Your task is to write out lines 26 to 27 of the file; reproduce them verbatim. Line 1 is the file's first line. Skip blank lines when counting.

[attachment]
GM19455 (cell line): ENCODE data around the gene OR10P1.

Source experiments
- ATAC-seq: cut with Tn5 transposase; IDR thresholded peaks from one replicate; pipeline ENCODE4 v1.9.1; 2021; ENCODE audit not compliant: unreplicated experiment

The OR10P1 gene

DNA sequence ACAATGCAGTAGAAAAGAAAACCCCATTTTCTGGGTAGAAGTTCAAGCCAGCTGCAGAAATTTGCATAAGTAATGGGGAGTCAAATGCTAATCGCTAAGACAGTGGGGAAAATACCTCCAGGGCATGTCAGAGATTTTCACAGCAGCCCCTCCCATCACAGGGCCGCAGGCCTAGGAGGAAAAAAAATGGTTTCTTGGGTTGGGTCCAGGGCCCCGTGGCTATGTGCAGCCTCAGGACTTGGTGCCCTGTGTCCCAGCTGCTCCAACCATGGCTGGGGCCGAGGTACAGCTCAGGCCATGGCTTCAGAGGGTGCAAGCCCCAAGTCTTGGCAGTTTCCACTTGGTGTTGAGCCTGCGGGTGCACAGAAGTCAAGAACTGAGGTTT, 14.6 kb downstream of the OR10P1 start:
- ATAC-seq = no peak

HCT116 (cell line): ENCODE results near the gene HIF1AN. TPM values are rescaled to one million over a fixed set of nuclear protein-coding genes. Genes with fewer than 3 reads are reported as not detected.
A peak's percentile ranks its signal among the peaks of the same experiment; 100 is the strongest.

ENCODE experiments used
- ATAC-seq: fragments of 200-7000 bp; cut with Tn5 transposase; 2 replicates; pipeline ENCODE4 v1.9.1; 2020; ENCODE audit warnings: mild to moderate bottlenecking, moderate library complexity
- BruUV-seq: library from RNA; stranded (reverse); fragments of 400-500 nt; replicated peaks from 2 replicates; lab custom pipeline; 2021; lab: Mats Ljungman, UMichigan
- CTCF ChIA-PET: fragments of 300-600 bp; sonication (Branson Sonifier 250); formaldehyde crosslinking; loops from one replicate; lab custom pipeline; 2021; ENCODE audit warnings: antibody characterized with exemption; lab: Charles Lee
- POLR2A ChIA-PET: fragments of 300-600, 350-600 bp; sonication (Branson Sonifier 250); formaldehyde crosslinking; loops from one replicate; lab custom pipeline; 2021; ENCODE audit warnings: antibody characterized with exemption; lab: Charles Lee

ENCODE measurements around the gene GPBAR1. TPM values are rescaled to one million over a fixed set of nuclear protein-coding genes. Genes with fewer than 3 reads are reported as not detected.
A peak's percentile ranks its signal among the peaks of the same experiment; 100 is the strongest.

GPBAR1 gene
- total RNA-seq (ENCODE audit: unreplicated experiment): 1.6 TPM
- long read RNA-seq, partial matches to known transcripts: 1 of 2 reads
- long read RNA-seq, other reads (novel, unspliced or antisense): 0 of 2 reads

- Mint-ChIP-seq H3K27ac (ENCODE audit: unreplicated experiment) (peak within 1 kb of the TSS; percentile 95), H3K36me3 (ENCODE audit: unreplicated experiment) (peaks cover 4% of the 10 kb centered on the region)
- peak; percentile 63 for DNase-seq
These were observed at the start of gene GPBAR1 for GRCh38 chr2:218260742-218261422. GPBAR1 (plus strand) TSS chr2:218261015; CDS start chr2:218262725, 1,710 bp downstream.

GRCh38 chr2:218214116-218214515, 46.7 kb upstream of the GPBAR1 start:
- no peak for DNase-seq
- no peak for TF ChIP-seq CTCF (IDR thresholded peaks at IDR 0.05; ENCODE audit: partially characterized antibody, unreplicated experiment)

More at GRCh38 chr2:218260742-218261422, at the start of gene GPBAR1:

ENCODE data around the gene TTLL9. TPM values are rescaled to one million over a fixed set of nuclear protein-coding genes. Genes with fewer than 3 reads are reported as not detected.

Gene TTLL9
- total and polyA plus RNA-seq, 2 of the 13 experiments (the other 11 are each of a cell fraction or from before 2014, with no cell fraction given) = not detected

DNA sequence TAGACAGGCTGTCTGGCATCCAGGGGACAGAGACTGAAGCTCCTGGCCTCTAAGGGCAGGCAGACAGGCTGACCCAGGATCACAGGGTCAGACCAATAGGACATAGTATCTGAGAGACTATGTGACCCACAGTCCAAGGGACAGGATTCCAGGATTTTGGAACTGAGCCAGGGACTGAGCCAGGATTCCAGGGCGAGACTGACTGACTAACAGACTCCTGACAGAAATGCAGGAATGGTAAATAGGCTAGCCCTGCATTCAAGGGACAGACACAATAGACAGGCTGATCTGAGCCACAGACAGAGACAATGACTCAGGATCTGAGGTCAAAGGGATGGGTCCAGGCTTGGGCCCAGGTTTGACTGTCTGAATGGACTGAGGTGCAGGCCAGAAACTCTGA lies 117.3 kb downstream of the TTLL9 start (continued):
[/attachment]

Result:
More at GRCh38 chr2:218260742-218261422, at the start of gene GPBAR1:

ENCODE data around the gene TTLL9. TPM values are rescaled to one million over a fixed set of nuclear protein-coding genes. Genes with fewer than 3 reads are reported as not detected.